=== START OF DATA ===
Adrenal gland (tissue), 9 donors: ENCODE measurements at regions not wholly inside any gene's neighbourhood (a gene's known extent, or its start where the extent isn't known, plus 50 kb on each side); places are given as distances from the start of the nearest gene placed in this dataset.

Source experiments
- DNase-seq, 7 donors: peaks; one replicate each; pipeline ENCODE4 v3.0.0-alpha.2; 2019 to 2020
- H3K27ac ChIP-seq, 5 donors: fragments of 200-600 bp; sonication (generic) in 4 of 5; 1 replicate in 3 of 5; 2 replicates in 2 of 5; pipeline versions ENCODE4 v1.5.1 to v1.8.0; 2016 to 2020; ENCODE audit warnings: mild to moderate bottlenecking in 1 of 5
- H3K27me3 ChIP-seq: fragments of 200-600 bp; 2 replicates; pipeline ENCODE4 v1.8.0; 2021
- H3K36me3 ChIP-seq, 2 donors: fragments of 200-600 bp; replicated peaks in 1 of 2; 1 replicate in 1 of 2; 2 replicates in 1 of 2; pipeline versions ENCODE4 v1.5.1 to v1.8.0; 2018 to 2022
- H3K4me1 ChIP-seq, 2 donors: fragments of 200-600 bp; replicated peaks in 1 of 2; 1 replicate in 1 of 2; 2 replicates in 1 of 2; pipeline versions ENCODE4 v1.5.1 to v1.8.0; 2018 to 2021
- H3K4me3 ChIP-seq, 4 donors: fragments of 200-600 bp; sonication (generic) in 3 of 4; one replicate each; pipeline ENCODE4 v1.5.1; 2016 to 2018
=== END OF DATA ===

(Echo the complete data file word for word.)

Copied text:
Adrenal gland (tissue), 9 donors: ENCODE measurements at regions not wholly inside any gene's neighbourhood (a gene's known extent, or its start where the extent isn't known, plus 50 kb on each side); places are given as distances from the start of the nearest gene placed in this dataset.

Source experiments
- DNase-seq, 7 donors: peaks; one replicate each; pipeline ENCODE4 v3.0.0-alpha.2; 2019 to 2020
- H3K27ac ChIP-seq, 5 donors: fragments of 200-600 bp; sonication (generic) in 4 of 5; 1 replicate in 3 of 5; 2 replicates in 2 of 5; pipeline versions ENCODE4 v1.5.1 to v1.8.0; 2016 to 2020; ENCODE audit warnings: mild to moderate bottlenecking in 1 of 5
- H3K27me3 ChIP-seq: fragments of 200-600 bp; 2 replicates; pipeline ENCODE4 v1.8.0; 2021
- H3K36me3 ChIP-seq, 2 donors: fragments of 200-600 bp; replicated peaks in 1 of 2; 1 replicate in 1 of 2; 2 replicates in 1 of 2; pipeline versions ENCODE4 v1.5.1 to v1.8.0; 2018 to 2022
- H3K4me1 ChIP-seq, 2 donors: fragments of 200-600 bp; replicated peaks in 1 of 2; 1 replicate in 1 of 2; 2 replicates in 1 of 2; pipeline versions ENCODE4 v1.5.1 to v1.8.0; 2018 to 2021
- H3K4me3 ChIP-seq, 4 donors: fragments of 200-600 bp; sonication (generic) in 3 of 4; one replicate each; pipeline ENCODE4 v1.5.1; 2016 to 2018